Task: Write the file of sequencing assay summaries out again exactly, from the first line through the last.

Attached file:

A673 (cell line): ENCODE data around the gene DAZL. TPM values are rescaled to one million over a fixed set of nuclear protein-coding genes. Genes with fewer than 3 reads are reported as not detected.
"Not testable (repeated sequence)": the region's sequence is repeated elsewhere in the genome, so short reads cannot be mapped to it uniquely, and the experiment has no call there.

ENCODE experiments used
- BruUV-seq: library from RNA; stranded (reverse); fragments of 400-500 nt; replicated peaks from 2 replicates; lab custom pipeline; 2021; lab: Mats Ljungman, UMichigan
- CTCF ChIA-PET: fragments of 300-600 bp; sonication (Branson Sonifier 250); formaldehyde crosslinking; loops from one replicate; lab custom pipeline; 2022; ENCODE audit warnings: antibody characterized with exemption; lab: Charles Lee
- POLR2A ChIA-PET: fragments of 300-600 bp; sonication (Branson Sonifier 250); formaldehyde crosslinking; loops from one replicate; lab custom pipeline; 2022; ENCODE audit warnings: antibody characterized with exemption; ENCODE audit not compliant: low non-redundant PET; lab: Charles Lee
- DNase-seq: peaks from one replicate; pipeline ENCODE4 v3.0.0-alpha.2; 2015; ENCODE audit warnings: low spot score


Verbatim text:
A673 (cell line): ENCODE data around the gene DAZL. TPM values are rescaled to one million over a fixed set of nuclear protein-coding genes. Genes with fewer than 3 reads are reported as not detected.
"Not testable (repeated sequence)": the region's sequence is repeated elsewhere in the genome, so short reads cannot be mapped to it uniquely, and the experiment has no call there.

ENCODE experiments used
- BruUV-seq: library from RNA; stranded (reverse); fragments of 400-500 nt; replicated peaks from 2 replicates; lab custom pipeline; 2021; lab: Mats Ljungman, UMichigan
- CTCF ChIA-PET: fragments of 300-600 bp; sonication (Branson Sonifier 250); formaldehyde crosslinking; loops from one replicate; lab custom pipeline; 2022; ENCODE audit warnings: antibody characterized with exemption; lab: Charles Lee
- POLR2A ChIA-PET: fragments of 300-600 bp; sonication (Branson Sonifier 250); formaldehyde crosslinking; loops from one replicate; lab custom pipeline; 2022; ENCODE audit warnings: antibody characterized with exemption; ENCODE audit not compliant: low non-redundant PET; lab: Charles Lee
- DNase-seq: peaks from one replicate; pipeline ENCODE4 v3.0.0-alpha.2; 2015; ENCODE audit warnings: low spot score